California’s state school chief and two key lawmakers unveiled a comprehensive $1.5-billion legislative package last week that they said was designed to “keep the reform movement going’’ in public education.
The proposed five-year program, which is focused primarily on improving the skills of new teachers and lowering pupil-teacher ratios, drew immediate criticism from Gov. George Deukmejian, who chastised its sponsors for failing to say how the effort would be financed.
The Governor and the state superintendent of public instruction, Bill Honig, have been engaged in a fierce public debate over the past several weeks over the adequacy of Mr. Deukmejian’s proposal to spend $16 billion for precollegiate education in the upcoming fiscal year. (See Education Week, Jan. 21, 1987.)
While the Governor maintains that amount would raise state aid to schools by 4 percent, Mr. Honig contends it would fall about $600 million short of the amount needed for schools to maintain their current level of services.
The plan proposed by Mr. Honig and the lawmakers would restorethe $600 million that they say would be cut under the Governor’s budget plan, and authorize another $900- million in new programs, beginning in fiscal 1987-88.
Among the proposed initiatives is the selection of 12 schools--comparable to “teaching hospitals’’ for medical interns and residents--where new teachers would be given the opportunity to develop their skills. If approved, the program would be the first of its kind adopted on a statewide basis. (See Education Week, Nov. 19, 1986.)
The omnibus bill, which is being co-sponsored by State Senator Robert Presley and Assemblyman John Vasconcellos, the chairmen of their chambers’ appropriations committees, would also:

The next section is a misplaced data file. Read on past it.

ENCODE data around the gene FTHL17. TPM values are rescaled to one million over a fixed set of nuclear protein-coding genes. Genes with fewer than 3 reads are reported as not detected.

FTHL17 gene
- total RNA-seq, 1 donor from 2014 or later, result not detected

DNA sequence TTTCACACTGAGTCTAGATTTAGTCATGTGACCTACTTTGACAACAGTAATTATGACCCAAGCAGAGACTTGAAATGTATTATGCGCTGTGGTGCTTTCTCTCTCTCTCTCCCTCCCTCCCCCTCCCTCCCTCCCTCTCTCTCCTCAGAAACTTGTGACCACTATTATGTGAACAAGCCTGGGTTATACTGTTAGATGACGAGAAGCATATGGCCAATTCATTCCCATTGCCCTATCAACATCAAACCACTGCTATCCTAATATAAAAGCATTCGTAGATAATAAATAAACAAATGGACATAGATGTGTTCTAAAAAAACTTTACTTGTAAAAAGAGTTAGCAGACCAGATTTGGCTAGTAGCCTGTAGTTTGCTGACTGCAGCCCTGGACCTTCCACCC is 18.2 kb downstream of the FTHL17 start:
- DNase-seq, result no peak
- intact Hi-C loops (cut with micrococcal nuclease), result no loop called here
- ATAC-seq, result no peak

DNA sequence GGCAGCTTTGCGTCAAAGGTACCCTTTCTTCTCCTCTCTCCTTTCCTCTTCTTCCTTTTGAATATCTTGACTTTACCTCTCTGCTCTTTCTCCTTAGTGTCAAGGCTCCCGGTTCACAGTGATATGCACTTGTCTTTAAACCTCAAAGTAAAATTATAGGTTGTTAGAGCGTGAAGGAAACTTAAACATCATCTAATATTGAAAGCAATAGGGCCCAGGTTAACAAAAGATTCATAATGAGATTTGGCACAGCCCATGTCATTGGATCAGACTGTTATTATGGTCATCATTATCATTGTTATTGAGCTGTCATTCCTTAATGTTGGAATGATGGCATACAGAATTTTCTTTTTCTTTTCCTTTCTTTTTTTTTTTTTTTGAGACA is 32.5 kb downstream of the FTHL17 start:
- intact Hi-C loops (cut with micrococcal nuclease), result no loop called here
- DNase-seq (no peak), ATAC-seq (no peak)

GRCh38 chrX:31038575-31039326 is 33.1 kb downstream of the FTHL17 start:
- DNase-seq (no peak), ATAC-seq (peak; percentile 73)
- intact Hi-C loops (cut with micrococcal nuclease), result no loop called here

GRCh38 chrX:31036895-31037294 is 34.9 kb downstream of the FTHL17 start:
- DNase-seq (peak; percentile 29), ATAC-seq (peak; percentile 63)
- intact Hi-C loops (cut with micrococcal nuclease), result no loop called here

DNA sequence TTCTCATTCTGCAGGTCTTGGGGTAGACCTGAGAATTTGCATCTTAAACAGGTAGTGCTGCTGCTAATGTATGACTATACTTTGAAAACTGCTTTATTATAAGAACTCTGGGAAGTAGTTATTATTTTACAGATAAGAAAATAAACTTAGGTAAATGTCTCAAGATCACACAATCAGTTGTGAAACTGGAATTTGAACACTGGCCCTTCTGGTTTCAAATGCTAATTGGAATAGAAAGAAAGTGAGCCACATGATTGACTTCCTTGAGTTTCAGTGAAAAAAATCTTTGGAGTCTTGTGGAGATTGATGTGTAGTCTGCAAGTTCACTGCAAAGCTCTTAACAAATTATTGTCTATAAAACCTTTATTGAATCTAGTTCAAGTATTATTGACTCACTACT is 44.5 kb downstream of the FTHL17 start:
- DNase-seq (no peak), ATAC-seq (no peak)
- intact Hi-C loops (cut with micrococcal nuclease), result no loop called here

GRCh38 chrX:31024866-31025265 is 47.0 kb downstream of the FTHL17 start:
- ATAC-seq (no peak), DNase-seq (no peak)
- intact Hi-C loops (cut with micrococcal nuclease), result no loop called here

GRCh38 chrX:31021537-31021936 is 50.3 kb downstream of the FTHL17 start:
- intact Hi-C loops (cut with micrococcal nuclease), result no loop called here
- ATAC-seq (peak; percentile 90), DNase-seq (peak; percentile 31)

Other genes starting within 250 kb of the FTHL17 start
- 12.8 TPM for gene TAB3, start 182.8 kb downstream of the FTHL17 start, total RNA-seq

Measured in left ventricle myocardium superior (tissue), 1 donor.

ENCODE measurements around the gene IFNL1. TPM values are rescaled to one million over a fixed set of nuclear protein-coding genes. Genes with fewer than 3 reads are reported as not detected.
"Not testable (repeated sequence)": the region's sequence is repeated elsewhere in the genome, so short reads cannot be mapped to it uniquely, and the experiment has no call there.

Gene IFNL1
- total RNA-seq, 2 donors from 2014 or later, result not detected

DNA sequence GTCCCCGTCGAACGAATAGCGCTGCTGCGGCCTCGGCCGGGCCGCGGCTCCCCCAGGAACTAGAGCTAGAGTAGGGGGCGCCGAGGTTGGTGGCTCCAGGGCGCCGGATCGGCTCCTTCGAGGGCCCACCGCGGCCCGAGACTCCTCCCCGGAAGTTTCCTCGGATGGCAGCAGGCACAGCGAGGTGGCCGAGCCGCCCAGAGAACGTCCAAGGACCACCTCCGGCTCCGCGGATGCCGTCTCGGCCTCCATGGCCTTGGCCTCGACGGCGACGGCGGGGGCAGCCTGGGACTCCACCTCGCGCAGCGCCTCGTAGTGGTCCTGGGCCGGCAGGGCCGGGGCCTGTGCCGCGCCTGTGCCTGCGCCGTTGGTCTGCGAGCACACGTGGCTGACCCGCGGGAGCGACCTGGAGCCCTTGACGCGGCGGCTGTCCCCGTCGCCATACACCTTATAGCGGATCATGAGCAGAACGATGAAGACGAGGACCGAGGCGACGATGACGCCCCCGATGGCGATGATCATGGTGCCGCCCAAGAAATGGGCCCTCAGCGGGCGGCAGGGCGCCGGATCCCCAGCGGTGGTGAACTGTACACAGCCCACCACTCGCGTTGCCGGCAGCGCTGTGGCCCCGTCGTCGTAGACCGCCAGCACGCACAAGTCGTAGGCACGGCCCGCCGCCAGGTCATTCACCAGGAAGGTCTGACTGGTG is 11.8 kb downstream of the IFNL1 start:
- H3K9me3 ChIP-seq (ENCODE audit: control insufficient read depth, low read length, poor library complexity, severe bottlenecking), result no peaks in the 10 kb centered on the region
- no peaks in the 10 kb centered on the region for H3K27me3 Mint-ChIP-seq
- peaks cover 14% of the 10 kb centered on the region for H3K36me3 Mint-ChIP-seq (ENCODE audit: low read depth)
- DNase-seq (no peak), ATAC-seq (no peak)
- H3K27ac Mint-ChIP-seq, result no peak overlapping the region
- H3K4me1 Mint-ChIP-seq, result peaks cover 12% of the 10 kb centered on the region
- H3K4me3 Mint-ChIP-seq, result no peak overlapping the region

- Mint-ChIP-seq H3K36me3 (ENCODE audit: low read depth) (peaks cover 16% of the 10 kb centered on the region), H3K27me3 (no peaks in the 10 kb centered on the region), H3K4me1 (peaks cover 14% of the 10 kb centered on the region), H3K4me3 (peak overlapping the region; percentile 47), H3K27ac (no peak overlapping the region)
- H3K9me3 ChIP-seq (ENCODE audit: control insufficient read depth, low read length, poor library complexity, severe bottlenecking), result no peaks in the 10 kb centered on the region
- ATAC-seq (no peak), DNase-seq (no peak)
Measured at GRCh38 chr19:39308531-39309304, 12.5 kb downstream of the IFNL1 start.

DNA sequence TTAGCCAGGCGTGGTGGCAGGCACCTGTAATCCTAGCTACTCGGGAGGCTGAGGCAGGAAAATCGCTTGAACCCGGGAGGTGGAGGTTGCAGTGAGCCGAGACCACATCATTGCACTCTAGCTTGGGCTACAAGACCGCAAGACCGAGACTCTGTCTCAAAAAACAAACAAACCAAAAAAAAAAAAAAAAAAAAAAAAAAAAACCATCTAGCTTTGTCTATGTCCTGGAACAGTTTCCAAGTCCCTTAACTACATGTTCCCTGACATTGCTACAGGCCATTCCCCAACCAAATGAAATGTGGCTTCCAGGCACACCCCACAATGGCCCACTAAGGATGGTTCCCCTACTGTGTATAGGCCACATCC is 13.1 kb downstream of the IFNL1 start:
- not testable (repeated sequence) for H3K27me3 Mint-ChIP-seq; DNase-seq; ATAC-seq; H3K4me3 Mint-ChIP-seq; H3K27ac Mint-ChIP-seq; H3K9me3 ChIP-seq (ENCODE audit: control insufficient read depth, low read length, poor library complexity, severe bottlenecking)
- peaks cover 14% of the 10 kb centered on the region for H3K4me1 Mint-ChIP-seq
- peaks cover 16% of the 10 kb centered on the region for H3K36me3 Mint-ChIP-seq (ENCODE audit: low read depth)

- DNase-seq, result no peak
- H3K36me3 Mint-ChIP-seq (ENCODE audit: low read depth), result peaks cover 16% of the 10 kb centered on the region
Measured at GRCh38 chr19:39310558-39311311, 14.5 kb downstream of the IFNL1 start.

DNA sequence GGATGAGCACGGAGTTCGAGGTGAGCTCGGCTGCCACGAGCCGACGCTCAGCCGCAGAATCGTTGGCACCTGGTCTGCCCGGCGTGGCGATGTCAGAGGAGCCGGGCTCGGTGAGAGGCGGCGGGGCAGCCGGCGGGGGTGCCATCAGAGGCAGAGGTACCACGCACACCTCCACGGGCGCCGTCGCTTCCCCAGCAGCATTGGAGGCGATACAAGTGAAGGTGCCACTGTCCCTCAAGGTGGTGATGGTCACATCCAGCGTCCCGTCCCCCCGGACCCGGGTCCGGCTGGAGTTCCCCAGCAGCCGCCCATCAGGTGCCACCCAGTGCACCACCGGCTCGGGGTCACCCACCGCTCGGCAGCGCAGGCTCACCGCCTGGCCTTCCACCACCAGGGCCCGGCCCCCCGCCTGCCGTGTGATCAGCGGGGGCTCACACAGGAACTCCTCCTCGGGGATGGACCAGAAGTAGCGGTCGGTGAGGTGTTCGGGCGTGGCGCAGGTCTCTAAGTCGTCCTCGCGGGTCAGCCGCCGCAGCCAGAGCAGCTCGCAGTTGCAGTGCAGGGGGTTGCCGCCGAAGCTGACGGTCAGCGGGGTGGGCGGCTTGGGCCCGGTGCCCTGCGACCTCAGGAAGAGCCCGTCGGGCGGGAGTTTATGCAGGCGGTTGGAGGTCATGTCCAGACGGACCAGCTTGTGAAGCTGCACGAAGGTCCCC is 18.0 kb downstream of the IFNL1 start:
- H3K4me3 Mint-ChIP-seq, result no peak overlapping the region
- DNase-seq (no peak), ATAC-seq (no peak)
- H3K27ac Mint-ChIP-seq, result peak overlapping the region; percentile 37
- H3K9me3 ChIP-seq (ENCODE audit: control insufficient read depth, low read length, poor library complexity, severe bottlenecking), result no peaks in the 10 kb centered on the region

- Raise the salaries of beginning teachers to $27,000, from a current average of about $21,000.
- Expand the state’s “mentor teacher’’ program, which provides $4,000 annual stipends for instructors who earn the designation. Only 5 percent of the state’s total teaching force is eligible for mentor-teacher status under current law; the proposal would raise the limit to 10 percent.
- Require first-year teachers to spend 80 percent of their time in the classroom and the remaining 20 percent in instructional programs headed by mentor teachers and administrators. The state would pay the salaries of new teachers for the time they spend in the programs.
- Abolish the use of “emergency’’ certificates for teachers in shortage areas.
The plan outlined by Mr. Honig would also provide funds to reduce class sizes in high-school mathematics, science, and writing courses.
According to Bill Rukeyser, a special assistant to Mr. Honig, although most state educators agree that class sizes need to be reduced at all grade levels, the proposal reflects the “political reality’’ that the cost of such an effort would be prohibitive.
The proposal, he said, would give the state “more bang for the buck’’ by focusing on courses that educational researchers say benefit most from lower pupil-teacher ratios.
In his budget address, Mr. Deukmejian proposed a controversial trade-off that would pay for smaller class sizes in the 1st grade by eliminating several categorical programs for gifted and disadvantaged students. Mr. Rukeyser noted that Mr. Honig’s plan would preserve funding for those programs.
Investment in Future
“This is an investment that will pay off threefold and fourfold,’' Mr. Honig said during a March 9 press conference in Sacramento to announce the introduction of the bill.
“It will pay off by making quality people available to do the high-technology work that will need doing as we move into the next century,’' he said. “And it will pay off by reducing the staggering prison costs facing this state, because statistics prove that well-educated persons rarely become prison inmates.’'
In a statement released later the same day, Governor Deukmejian said: “I am not impressed with those who advance new ideas without identifying where the money would come from to pay for them.’'
Mr. Vasconcellos, the chairman of the Assembly’s appropriations panel, said he would introduce a “revenue enhancement’’ proposal shortly to help provide funds for Mr. Honig’s proposal. While he declined to give details, he suggested that additional revenue could be obtained by closing loopholes in the administration of the state’s 6 percent sales tax.
Correspondent Bob Schmidt in Sacramento contributed to this report.
A version of this article appeared in the March 18, 1987 edition of Education Week as Honig Unveils $1.5-Billion School-Reform Plan